And hi Julie!  I've missed you!
Title: Re: You have got to be f-ing kidding me.
Post by: Miss P on June 01, 2006, 05:41:06 PM
I really can't understand why we tolerate this. 

because the people who are in prison are usually those considered marginal to society.

i mean, you knew that, but i felt like playing captain obvious for a bit.

i will now return the role to red.

I have already told you, sir, there is room for only one captain in my life.  Or he doesn't like it when I talk to other captains.  Something.

Anyway, yes, I know.  But I still can't imagine feeling so little compassion toward other human beings, especially ones who are mentally ill or retarded or who have committed non-violent crimes.  I have to believe that some people also aren't aware of how bad things are. 
Title: Re: You have got to be f-ing kidding me.
Post by: Miss P on June 01, 2006, 05:45:38 PM
You just bummed me out.  I wish you would have responded to the part about Spaulding instead.  Oh, well.  I guess it does give me an excuse for constantly bringing up prison abuse (and prison conditions issues more generally) around here.
Title: Re: You have got to be f-ing kidding me.
Post by: Miss P on June 01, 2006, 08:54:56 PM
If it is as bad as people say it is in prison for sex offenders, it may actually be preferable for a sex offender likely to be too weak to survive prison to kill his victim to get the more humane state-administered death penalty.  Wouldn't want to create this incentive, but I really don't know how valid the initial assumption is.

Alec., I feel as if I can always count on you to make me think. 

A couple of initial thoughts on this:

1. I think sex offenders do face a grave risk of injury or death in prison, and one particular to sex offenders.  That said, it is certainly nowhere near the level of certainty that someone on death row faces (a level of certainty that it is also fairly low).  Thus, I think that it is about living in fear of your life and having a marginal risk of death more than it is about having a very high risk of actually being killed.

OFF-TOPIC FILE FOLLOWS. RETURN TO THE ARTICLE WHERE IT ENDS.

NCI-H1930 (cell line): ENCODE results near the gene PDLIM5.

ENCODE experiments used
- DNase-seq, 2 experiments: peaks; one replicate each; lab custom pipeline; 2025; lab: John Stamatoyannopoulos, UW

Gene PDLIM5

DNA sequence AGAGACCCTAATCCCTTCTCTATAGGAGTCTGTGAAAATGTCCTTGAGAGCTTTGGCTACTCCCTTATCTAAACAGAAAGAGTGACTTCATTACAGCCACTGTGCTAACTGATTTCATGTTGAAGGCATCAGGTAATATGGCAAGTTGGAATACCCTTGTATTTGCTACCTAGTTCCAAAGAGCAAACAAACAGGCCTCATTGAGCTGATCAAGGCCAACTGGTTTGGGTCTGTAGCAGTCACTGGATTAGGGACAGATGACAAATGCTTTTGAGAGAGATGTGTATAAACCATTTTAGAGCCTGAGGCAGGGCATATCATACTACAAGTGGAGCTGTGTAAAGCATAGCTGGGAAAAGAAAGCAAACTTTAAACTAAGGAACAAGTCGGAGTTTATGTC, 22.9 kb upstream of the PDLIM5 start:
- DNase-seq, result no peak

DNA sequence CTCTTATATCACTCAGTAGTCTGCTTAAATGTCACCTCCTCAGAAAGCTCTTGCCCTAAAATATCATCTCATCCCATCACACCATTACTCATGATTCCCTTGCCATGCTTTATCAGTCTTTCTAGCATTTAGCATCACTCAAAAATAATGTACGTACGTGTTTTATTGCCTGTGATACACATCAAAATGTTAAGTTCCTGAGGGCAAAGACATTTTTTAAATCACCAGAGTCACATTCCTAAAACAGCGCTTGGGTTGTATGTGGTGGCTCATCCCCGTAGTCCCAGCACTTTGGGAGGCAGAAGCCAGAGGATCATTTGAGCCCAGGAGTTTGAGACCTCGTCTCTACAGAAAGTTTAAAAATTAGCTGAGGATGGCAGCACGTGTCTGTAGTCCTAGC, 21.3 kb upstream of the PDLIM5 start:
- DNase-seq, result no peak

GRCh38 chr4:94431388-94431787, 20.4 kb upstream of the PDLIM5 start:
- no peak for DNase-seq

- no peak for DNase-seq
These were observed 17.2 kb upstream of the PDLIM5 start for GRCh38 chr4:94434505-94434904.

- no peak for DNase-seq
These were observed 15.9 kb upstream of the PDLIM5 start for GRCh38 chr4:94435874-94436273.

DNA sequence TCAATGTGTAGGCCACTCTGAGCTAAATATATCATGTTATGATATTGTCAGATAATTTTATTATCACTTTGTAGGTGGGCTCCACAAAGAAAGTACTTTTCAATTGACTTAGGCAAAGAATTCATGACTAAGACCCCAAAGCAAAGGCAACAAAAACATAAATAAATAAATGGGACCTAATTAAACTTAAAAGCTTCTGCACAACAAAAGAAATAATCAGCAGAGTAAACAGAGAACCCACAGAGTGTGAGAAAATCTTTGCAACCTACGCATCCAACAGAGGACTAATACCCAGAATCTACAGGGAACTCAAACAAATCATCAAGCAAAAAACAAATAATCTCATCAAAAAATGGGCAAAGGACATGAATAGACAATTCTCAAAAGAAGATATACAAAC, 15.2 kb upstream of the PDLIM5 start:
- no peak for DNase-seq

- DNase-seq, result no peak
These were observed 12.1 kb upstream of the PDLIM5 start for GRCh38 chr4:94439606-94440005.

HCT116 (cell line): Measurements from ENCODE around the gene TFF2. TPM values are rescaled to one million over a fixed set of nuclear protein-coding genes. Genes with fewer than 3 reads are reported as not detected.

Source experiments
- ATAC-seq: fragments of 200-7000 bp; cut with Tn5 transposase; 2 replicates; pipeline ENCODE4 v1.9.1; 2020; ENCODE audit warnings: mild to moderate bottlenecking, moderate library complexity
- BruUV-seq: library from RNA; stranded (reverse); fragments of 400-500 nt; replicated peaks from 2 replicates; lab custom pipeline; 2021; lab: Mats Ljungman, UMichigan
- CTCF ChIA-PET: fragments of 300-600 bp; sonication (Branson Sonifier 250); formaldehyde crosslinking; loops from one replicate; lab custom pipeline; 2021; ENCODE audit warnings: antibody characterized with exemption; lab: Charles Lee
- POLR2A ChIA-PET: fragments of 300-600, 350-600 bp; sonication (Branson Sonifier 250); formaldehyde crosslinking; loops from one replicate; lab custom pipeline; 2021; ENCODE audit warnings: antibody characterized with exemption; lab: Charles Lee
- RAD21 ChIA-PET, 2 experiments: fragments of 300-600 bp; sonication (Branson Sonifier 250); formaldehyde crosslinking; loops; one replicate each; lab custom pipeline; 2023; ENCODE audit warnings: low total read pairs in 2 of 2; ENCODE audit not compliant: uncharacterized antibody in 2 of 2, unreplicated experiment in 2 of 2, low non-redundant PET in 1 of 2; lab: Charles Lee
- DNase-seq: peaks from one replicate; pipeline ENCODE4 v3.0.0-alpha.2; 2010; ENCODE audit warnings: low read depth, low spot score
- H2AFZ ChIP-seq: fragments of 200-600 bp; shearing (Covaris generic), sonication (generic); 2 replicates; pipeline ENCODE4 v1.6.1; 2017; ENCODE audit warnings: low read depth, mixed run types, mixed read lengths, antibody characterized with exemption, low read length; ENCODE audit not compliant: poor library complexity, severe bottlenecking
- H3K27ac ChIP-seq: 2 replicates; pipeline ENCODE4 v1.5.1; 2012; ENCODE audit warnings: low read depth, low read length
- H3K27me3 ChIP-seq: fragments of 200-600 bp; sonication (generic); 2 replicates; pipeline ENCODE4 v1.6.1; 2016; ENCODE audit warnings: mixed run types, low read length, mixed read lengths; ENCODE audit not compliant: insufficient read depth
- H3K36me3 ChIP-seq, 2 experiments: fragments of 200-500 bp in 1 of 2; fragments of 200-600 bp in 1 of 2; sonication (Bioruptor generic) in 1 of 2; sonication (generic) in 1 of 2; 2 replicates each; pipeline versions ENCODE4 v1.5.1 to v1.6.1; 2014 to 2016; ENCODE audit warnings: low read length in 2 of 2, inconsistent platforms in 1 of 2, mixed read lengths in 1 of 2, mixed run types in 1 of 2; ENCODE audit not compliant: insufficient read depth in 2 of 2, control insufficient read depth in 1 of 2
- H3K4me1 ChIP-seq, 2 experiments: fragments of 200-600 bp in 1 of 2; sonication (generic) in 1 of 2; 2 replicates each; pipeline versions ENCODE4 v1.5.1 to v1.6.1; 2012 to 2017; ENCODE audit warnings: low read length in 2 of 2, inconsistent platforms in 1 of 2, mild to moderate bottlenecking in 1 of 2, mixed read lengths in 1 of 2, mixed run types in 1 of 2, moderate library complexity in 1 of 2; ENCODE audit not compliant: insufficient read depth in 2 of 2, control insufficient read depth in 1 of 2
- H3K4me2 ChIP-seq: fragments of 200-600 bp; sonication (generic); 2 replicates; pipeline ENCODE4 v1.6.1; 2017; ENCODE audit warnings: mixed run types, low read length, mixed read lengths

2. I don't think most people plan on getting caught, so these rational calculations (assuming they are rational for the purpose of this short point, but not otherwise) never work.

3. I imagine most people -- and I would guess even sex offenders -- would have a very hard time killing someone else based on this kind of abstract reasoning.

4. People on death row, while usually separated from the general population, live for years in prison and face violence there as well.  Depending on the state, it could be 20 years before your death warrant issues.

5. I believe, of course, that we should not be executing people, either by judicial or extrajudicial means.  I'm sure a lot of people around here would disagree, but I couldn't respond to this post without at least registering my feelings about it.
Title: Re: You have got to be f-ing kidding me.
Post by: SCgrad on June 02, 2006, 01:05:17 AM
i have a question.  if I am a 6'8" killing machine capable of quickly ending someone's life with my bare hands, would I be found to be too dangerous for prison by this judge?  not saying that I am, but it seems to follow the same logic, doesn't it? 


Edit: Let's also say that it is well known that I hate child molesters
Title: Re: You have got to be f-ing kidding me.
Post by: Julie Fern on June 02, 2006, 05:14:07 AM
want talk about it?
Title: Re: You have got to be f-ing kidding me.
Post by: Miss P on June 02, 2006, 06:57:11 AM